Any sensory information is transmitted to specific sensory areas in the brain cortex where its evaluation begins. It is the interpretation of the brain that makes sense of the sensory input. Each receptor has its cortical representation. A sensory receptor, its cortical sensory area and the afferent sensory neurons that connect them form a somatosensory pathway. A sensory receptor and its sensory cortical area collaborate and are part of our evaluating system.
From the receptors in the periphery of somatosensory system[iii] the stimulus travels along the neurons of the spinal cord and arrives at the brain. What happens to skin becomes reality only after it is processed by the cortex. We need receptors, their cortical areas and neurons connecting them to form our perception of reality. A perfect circumcision would remove the three of them. However, only the removal of the foreskin receptors is technically possible. So let us leave the perfect circumcision to the futuristic medicine.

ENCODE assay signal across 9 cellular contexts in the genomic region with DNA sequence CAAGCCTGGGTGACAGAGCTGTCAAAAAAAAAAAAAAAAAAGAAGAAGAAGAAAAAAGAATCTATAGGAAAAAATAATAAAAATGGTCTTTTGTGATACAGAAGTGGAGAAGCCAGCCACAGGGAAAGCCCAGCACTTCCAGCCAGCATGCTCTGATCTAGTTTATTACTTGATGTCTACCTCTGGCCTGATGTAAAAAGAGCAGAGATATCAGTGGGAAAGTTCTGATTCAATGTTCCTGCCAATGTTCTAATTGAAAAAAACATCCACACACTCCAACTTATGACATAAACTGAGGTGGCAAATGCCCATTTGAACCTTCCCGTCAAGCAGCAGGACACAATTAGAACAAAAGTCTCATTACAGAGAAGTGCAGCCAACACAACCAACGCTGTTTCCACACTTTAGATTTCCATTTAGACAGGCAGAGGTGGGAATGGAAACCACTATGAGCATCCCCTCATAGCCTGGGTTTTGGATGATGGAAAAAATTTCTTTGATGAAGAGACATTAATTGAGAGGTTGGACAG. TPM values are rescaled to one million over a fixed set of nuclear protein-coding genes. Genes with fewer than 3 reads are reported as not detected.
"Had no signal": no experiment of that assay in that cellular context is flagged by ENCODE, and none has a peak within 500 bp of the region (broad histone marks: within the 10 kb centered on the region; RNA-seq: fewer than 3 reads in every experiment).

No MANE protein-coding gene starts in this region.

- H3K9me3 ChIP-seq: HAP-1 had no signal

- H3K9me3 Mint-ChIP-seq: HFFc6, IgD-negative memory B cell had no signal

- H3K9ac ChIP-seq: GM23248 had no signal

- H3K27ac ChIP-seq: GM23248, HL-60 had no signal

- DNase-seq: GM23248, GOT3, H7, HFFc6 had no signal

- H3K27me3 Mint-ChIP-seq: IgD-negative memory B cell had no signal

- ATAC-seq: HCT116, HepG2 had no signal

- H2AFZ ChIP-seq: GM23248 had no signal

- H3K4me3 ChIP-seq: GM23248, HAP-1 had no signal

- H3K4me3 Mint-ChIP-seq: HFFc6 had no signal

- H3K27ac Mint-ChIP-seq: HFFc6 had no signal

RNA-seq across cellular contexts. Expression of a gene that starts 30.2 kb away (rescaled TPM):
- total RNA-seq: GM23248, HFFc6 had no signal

The cortical areas are interconnected. They exchange information and transmit it to other parts of the brain for further interpretation. Only the full set of somatosensory pathways provides us with the adequate big picture of what we experience.
Well, what happens with a cortical sensory area when it is deprived of sensory input? Does it simply remain idle? Does circumcision leave an area of informational vacuum in the brain? This is quite unlikely because nature is economical. A useless structure either adapts to the new conditions or degenerates and is recycled. Neurons are tightly intertwined in the brain. It seems difficult for them to stay isolated and inoperative. Nobody knows exactly what goes on in the brain but now science has disclosed enough to help our deduction.